6 All Natural Ways to Improve Sleep Quality

American actor Thomas Dekker once said, “Sleep is like the golden chain that binds our health and body together.”

Why do we need sleep?

According to award-winning author Bill Bryson, “No one knows exactly why we sleep. Is it to consolidate memories, reset the immune system, restore hormonal balance, or clear metabolic waste and neurotoxins? While all these processes do happen while we sleep, science still cannot say for certain why we need it so. One thing we do know is that sleep is vital to every living creature.”

The Sleep Foundation reported that, “When you sleep, your body undergoes a series of changes that enable the rest that is vital to your overall health. Sleep allows the brain and body to slow down and engage in processes of recovery, promoting better physical and mental performance the next day and over the long-term. What happens when you don’t sleep is that these fundamental processes are short-circuited, affecting thinking, concentration, energy levels, and mood.” 

 

What about the amount of sleep we need?

The CDC says, “How much sleep you need changes as you age. “

Age Group

Recommended Hours of Sleep Per Day

Newborn

0–3 months

14–17 hours (National Sleep Foundation)1
No recommendation (American Academy of Sleep Medicine)2

Infant

4–12 months

12–16 hours per 24 hours (including naps)2

Toddler

1–2 years

11–14 hours per 24 hours (including naps)2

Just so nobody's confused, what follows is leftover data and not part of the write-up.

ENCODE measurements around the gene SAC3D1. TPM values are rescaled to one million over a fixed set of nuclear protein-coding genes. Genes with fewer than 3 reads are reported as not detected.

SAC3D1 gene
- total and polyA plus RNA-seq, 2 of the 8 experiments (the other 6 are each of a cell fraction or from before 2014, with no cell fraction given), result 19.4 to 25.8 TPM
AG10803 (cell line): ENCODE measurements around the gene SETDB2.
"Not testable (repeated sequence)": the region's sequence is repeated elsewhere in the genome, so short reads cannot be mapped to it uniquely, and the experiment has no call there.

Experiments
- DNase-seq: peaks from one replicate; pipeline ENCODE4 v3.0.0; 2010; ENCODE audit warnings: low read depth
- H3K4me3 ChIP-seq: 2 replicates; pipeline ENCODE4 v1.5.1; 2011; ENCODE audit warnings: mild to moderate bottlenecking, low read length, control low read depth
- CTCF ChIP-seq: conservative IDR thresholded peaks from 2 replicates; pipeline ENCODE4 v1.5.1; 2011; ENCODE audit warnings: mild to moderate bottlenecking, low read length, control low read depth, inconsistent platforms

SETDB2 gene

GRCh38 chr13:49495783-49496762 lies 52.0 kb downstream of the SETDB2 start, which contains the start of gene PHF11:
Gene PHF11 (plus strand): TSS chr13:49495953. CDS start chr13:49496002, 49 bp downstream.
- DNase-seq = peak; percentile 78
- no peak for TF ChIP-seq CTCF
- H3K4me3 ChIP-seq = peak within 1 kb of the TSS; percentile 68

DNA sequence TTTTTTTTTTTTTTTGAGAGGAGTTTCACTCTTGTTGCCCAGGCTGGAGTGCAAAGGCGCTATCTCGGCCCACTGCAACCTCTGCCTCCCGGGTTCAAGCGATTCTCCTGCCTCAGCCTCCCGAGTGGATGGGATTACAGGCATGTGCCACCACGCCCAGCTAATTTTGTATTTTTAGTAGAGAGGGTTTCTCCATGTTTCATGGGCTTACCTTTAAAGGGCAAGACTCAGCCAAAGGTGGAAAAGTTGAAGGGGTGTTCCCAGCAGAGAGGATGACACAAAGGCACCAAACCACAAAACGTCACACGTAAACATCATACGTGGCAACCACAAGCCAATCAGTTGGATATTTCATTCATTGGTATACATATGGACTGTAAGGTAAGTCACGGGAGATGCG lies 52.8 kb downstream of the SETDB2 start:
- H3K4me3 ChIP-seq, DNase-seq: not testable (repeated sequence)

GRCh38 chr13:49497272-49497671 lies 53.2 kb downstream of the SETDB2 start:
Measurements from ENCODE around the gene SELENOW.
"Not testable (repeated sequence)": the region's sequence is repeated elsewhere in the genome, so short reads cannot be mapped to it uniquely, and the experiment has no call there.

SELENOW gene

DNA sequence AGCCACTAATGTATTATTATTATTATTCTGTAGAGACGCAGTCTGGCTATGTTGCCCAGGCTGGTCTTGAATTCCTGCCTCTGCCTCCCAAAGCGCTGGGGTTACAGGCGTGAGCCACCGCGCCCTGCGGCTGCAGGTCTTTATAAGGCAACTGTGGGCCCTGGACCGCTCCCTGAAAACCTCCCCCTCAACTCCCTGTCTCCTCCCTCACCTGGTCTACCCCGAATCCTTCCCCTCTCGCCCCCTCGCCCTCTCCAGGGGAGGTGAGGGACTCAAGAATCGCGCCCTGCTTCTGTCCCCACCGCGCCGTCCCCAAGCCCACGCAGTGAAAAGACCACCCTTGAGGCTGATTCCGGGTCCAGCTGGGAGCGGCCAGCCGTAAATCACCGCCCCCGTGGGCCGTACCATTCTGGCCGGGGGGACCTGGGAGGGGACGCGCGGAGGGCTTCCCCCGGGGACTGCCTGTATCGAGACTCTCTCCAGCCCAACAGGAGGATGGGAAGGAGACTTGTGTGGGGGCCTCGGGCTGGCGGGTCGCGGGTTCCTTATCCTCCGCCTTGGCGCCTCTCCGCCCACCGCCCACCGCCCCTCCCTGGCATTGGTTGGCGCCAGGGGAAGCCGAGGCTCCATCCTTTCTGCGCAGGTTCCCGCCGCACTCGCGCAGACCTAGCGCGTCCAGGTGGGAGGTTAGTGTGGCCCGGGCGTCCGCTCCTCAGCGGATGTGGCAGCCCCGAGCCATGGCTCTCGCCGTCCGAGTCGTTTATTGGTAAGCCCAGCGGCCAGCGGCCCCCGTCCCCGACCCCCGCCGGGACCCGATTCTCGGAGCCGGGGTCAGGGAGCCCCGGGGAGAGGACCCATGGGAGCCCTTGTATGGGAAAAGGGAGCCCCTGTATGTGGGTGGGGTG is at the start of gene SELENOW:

Preschool

3–5 years

10–13 hours per 24 hours (including naps)2

School Age

6–12 years

9–12 hours per 24 hours2

Teen

13–18 years

8–10 hours per 24 hours2

Adult

18–60 years

7 or more hours per night3

61–64 years

7–9 hours1

65 years and older

7–8 hours1

 

There are many potentials reasons why we lack in the sleep department:

  • Stress
  • Genetics (narcolepsy)
  • Travel or work schedule
  • Poor sleep habits
  • Eating a lot in the evening
  • Mental health disorders (depression, anxiety etc.)
  • Medications
  • Sleep related disorders (insomnia, sleep apnea)
  • Caffeine
  • Nicotine
  • Alcohol and drug use
  • Aging

No matter the reason why, we all need daily quality sleep to function on all cylinders. In some cases, a simple lifestyle change (exercising & a healthy diet), using relaxation techniques, and home remedies can be a treatment for your sleepless nights. Listed below are some tips and all natural ways to aid in your nightly battle with restlessness. Which one could you implement into your day-to-day life today?

  1. Melatonin

According to, VeryWellHealth: